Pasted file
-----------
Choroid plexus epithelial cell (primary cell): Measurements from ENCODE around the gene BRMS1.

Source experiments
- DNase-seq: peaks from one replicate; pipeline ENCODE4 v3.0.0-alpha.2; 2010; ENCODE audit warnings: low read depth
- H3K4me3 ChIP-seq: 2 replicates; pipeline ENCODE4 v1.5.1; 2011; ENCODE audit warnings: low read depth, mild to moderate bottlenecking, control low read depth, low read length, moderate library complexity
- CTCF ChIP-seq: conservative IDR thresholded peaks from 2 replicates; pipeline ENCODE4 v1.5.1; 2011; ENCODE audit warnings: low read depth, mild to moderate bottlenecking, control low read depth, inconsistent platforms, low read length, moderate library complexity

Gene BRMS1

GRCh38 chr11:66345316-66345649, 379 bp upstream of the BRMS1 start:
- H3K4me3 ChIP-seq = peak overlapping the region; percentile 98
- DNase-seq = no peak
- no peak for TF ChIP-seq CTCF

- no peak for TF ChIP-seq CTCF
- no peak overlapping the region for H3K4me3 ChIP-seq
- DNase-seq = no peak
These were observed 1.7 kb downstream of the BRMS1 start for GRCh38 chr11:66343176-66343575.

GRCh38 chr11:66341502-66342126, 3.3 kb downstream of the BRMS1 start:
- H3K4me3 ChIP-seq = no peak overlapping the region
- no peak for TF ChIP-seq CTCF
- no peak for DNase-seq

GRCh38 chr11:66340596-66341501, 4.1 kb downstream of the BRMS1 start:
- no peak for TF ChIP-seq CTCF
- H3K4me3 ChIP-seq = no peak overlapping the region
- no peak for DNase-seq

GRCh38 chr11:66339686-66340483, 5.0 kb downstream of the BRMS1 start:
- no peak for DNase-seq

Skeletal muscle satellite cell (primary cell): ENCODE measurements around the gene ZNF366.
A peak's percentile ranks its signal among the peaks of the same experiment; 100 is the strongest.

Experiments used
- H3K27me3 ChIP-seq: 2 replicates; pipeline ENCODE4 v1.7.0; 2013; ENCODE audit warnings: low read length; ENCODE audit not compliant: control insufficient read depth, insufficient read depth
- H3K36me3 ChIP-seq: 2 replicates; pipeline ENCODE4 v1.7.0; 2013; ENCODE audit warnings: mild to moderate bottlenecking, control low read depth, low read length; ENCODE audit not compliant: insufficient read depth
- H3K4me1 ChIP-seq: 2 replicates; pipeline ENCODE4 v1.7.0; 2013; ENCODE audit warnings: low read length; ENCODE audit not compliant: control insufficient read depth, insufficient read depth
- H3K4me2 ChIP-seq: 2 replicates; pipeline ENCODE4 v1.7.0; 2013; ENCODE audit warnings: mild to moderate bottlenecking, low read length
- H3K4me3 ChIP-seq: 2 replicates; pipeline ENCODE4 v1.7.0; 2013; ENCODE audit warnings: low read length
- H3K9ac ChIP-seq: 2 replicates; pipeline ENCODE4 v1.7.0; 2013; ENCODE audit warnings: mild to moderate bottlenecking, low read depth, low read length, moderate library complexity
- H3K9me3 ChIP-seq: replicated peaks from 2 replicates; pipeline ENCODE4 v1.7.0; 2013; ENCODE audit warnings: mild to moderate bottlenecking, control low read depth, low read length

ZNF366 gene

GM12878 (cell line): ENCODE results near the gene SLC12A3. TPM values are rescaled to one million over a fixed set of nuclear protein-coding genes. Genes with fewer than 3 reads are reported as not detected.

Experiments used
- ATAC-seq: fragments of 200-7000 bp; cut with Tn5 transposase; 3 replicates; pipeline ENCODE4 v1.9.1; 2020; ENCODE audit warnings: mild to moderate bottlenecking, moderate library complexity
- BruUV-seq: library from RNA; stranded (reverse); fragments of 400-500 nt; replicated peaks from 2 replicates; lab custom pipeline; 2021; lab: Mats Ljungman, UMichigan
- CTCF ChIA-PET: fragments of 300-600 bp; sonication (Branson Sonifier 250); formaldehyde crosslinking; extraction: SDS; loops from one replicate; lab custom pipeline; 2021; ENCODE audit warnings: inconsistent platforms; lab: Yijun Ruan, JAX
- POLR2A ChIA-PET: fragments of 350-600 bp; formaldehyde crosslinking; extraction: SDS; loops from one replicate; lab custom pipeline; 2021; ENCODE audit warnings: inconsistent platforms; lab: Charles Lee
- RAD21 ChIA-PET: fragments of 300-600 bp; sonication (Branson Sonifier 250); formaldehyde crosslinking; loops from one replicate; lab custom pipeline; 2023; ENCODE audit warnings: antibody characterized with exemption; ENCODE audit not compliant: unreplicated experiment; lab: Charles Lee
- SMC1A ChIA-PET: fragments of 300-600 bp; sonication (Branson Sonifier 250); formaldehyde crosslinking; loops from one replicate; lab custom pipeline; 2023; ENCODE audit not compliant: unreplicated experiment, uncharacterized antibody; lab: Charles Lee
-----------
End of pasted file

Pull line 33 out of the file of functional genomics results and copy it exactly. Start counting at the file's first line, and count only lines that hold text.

- H3K9ac ChIP-seq: 2 replicates; pipeline ENCODE4 v1.7.0; 2013; ENCODE audit warnings: mild to moderate bottlenecking, low read depth, low read length, moderate library complexity